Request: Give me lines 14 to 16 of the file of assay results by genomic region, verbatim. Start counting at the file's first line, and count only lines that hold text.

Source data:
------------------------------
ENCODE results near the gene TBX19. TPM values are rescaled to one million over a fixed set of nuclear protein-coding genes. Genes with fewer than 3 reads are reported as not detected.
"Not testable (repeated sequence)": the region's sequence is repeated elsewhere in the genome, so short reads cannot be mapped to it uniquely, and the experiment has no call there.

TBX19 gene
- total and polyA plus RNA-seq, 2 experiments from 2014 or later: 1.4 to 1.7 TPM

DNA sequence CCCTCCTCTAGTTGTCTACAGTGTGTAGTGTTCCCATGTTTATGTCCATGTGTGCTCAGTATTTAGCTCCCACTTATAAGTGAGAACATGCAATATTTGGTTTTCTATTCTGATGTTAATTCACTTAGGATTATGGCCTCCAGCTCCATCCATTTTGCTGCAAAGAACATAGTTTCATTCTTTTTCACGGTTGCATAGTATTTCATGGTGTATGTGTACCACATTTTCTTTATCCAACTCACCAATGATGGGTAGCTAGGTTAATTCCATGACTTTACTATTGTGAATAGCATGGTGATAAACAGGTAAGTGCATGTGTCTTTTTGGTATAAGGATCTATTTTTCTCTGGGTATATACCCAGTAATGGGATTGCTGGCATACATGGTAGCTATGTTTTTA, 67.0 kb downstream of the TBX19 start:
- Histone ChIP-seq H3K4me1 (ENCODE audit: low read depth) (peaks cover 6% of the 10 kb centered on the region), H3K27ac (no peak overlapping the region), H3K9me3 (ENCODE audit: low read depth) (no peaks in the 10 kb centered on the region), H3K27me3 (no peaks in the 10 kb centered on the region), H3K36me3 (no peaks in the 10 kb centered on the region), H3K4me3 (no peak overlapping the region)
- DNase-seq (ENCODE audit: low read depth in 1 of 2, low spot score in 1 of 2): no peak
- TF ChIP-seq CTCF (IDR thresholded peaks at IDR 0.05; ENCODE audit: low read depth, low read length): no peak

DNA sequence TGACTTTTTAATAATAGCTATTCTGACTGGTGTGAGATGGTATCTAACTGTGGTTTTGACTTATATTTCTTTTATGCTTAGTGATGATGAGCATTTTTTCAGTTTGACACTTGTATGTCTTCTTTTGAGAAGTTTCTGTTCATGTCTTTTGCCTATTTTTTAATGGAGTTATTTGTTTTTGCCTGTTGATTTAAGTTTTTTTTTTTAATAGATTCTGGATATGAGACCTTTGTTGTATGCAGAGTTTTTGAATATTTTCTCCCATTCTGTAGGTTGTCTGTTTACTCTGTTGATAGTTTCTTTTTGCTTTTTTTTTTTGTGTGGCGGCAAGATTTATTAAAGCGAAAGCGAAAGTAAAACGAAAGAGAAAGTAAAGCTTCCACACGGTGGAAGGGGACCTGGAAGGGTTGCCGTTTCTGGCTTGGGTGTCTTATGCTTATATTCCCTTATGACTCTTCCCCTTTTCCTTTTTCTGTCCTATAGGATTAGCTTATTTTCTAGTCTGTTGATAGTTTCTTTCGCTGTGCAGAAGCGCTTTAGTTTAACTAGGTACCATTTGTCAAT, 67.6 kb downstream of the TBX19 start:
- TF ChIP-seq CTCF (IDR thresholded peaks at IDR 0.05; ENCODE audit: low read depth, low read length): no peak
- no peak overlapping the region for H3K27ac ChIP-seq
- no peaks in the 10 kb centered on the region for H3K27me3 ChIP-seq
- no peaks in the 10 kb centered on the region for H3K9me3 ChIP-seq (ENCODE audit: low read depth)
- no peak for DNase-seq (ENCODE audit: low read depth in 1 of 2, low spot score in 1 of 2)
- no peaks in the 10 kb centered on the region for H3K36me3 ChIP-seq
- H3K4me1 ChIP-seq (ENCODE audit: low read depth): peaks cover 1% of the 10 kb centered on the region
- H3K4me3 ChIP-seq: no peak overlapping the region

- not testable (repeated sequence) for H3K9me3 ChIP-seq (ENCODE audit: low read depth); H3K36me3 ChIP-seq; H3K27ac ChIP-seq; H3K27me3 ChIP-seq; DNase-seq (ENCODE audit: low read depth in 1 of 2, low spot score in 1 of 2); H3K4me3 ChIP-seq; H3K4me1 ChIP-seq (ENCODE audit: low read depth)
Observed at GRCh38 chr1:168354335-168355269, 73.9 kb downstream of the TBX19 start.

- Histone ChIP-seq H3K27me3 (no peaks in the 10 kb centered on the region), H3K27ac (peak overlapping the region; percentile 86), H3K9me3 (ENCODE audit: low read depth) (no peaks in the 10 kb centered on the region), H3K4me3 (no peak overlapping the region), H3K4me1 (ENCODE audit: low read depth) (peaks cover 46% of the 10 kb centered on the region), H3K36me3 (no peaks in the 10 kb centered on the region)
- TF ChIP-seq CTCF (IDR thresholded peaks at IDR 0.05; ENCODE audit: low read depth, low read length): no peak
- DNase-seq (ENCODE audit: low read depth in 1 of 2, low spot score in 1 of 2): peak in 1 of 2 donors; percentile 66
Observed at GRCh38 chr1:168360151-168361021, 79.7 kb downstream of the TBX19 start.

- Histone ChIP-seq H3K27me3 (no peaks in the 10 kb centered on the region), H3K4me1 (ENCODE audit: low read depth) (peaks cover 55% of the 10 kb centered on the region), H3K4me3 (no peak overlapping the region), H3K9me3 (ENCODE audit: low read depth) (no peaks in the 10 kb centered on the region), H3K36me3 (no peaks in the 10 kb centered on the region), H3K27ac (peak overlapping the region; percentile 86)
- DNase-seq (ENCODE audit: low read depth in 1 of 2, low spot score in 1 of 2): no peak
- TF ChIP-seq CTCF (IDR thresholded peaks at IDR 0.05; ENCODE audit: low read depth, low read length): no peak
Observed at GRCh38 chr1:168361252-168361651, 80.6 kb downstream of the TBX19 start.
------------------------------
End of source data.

- no peak for DNase-seq (ENCODE audit: low read depth in 1 of 2, low spot score in 1 of 2)
- no peaks in the 10 kb centered on the region for H3K36me3 ChIP-seq
- H3K4me1 ChIP-seq (ENCODE audit: low read depth): peaks cover 1% of the 10 kb centered on the region